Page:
Outer City Children: Individual and Institutional Responses to Black Out-Migration in Chicago
Eve L. Ewing

About the research


NAEd/Spencer Postdoctoral Fellowship

Award Year



University of Chicago

Primary Discipline

Demographic changes in Chicago and cities like it demand a re-examination of what we mean when we refer to "urban"? issues or "inner city youth,"? terms that often serve as unspoken racial and socioeconomic shorthand. Since 2000, the number of Black residents in Chicago has dropped 22 percent. Existing scholarship explores the changing nature of race in suburbia, but has not addressed what these shifts mean for those left behind in changing cities. In this study, I offer the theoretical construct of the "outer city,"? an ontological and spatial condition of marginality. I then ask: how do Black Chicagoans make meaning of these demographic shifts? How are practitioners within the city's schools and social service institutions that have historically served Black families responding? What implications do these changes have for the way we conceptualize "urban education"?? I will address these questions using the qualitative sociological research method of portraiture, using participant observation, semi-structured and unstructured interviews, and contextual quantitative data to analyze the particular circumstances of four to six focal individuals in order to illustrate broader social phenomena. This study seeks to document a historically significant moment of demographic change and to critically examine a changing relationship between Blackness and urbanity.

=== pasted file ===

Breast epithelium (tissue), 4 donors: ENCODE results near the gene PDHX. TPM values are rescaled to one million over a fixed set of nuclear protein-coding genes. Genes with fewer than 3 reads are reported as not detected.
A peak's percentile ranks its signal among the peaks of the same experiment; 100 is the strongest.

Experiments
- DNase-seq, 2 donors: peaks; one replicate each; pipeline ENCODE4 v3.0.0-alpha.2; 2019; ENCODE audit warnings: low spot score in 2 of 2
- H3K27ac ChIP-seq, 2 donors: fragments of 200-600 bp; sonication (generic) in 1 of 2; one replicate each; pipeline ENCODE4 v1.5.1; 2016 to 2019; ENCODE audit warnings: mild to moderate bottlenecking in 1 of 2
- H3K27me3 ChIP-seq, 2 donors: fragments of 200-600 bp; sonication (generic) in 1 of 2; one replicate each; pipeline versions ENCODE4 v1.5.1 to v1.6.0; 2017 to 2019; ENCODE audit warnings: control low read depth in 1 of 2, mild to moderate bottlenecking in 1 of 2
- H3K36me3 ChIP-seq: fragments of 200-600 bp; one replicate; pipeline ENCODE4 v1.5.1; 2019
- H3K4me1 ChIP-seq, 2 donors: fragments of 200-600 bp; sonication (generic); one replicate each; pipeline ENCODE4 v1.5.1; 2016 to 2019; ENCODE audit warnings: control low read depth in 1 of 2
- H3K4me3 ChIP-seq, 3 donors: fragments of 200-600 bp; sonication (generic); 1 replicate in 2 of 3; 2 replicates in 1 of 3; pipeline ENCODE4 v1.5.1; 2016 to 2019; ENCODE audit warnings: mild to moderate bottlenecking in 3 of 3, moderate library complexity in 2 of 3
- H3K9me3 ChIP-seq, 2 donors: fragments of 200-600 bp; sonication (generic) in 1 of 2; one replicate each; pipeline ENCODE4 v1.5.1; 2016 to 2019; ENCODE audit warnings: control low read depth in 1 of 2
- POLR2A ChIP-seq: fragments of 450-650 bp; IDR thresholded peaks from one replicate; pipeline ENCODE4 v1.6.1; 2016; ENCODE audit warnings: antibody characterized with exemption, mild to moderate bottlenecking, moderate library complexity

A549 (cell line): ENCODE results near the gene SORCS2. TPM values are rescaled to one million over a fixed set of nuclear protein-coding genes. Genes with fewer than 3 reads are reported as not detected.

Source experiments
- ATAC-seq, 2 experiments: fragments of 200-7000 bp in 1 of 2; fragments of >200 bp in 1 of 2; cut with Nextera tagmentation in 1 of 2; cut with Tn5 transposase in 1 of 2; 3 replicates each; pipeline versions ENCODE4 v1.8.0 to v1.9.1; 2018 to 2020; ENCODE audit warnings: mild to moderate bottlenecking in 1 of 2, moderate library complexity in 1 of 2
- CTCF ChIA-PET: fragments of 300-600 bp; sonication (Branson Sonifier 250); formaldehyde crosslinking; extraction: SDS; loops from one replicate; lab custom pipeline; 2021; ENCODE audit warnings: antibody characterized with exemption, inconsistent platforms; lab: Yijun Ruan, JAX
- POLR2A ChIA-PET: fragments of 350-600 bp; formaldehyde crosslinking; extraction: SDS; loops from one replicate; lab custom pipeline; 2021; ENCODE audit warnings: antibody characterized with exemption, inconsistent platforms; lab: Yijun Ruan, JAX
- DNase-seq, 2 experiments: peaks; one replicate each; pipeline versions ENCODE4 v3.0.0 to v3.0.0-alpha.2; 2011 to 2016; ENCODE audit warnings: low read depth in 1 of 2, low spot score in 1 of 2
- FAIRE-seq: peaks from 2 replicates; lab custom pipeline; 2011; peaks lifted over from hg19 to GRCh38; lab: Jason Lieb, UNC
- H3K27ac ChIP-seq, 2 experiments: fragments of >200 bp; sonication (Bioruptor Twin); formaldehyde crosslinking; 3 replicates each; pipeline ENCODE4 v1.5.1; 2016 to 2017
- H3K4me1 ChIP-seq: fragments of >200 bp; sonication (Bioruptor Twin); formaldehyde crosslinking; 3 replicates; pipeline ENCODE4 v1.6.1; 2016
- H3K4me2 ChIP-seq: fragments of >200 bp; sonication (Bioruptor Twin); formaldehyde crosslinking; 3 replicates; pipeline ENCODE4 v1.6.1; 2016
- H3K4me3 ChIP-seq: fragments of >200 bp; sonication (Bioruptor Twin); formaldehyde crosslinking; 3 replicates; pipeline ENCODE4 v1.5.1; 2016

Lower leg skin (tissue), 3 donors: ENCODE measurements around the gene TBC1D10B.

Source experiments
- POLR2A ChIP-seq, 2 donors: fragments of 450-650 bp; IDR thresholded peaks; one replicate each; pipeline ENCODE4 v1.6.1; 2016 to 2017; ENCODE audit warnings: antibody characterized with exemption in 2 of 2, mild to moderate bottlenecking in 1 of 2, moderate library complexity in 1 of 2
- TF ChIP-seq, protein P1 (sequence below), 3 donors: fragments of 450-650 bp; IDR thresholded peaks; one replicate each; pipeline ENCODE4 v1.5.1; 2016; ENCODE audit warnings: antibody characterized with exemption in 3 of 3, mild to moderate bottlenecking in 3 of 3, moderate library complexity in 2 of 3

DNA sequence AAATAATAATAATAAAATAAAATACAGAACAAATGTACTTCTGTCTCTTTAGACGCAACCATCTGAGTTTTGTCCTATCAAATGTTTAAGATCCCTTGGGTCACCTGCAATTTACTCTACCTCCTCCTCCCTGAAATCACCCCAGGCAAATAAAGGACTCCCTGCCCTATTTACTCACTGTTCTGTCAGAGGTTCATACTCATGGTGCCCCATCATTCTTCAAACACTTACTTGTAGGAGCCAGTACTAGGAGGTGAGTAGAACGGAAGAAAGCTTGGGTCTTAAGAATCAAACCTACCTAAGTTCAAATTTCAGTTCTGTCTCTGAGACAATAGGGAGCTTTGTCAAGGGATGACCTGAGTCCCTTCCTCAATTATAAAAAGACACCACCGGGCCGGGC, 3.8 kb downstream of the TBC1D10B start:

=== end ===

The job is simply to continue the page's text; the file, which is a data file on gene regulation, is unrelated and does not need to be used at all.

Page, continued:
About Eve L. Ewing
Eve L. Ewing is an Assistant Professor in the University of Chicago School of Social Service Administration. She is a qualitative sociologist of education whose work is centered around two primary questions: First, how do racism and other large-scale structures of social inequality impact the everyday lives and experiences of young people? Secondly, how can K-12 public school systems serve to interrupt or perpetuate these social problems, and what role can educators, policymakers, families, community members, and young people themselves play in understanding, acknowledging, and disrupting them? Ewing?s book Ghosts in the Schoolyard: Racism and School Closings on Chicago?s South Side was published by the University of Chicago Press in 2018. She also writes in other genres for broad audiences; she is author of the poetry collections Electric Arches and 1919 and writes for Marvel Comics. Her work has appeared in many venues, including Poetry Magazine, The New Yorker, The Atlantic, The Nation, The Washington Post, and The New Republic. She directs the Beyond Schools Lab and is a Faculty Affiliate at UChicago?s Center for the Study of Race, Politics, and Culture and the Center for the Study of Gender and Sexuality.

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